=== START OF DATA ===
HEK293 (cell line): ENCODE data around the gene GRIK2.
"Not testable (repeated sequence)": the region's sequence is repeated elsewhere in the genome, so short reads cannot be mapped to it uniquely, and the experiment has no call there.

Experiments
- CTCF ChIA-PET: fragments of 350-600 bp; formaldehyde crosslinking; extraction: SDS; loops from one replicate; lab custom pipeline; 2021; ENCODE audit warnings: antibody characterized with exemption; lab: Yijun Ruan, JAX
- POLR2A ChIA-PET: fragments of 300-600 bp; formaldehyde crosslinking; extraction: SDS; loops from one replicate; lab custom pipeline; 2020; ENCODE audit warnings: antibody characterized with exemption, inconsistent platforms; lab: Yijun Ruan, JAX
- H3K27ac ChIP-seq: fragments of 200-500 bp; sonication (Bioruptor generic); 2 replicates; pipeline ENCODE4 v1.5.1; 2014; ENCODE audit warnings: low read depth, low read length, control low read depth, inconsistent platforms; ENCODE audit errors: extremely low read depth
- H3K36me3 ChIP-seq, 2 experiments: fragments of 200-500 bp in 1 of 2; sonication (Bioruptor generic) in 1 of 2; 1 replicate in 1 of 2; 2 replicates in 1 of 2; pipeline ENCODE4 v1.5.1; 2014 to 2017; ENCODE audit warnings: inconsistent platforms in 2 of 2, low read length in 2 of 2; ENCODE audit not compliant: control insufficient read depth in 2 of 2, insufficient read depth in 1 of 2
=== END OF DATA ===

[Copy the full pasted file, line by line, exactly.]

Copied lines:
HEK293 (cell line): ENCODE data around the gene GRIK2.
"Not testable (repeated sequence)": the region's sequence is repeated elsewhere in the genome, so short reads cannot be mapped to it uniquely, and the experiment has no call there.

Experiments
- CTCF ChIA-PET: fragments of 350-600 bp; formaldehyde crosslinking; extraction: SDS; loops from one replicate; lab custom pipeline; 2021; ENCODE audit warnings: antibody characterized with exemption; lab: Yijun Ruan, JAX
- POLR2A ChIA-PET: fragments of 300-600 bp; formaldehyde crosslinking; extraction: SDS; loops from one replicate; lab custom pipeline; 2020; ENCODE audit warnings: antibody characterized with exemption, inconsistent platforms; lab: Yijun Ruan, JAX
- H3K27ac ChIP-seq: fragments of 200-500 bp; sonication (Bioruptor generic); 2 replicates; pipeline ENCODE4 v1.5.1; 2014; ENCODE audit warnings: low read depth, low read length, control low read depth, inconsistent platforms; ENCODE audit errors: extremely low read depth
- H3K36me3 ChIP-seq, 2 experiments: fragments of 200-500 bp in 1 of 2; sonication (Bioruptor generic) in 1 of 2; 1 replicate in 1 of 2; 2 replicates in 1 of 2; pipeline ENCODE4 v1.5.1; 2014 to 2017; ENCODE audit warnings: inconsistent platforms in 2 of 2, low read length in 2 of 2; ENCODE audit not compliant: control insufficient read depth in 2 of 2, insufficient read depth in 1 of 2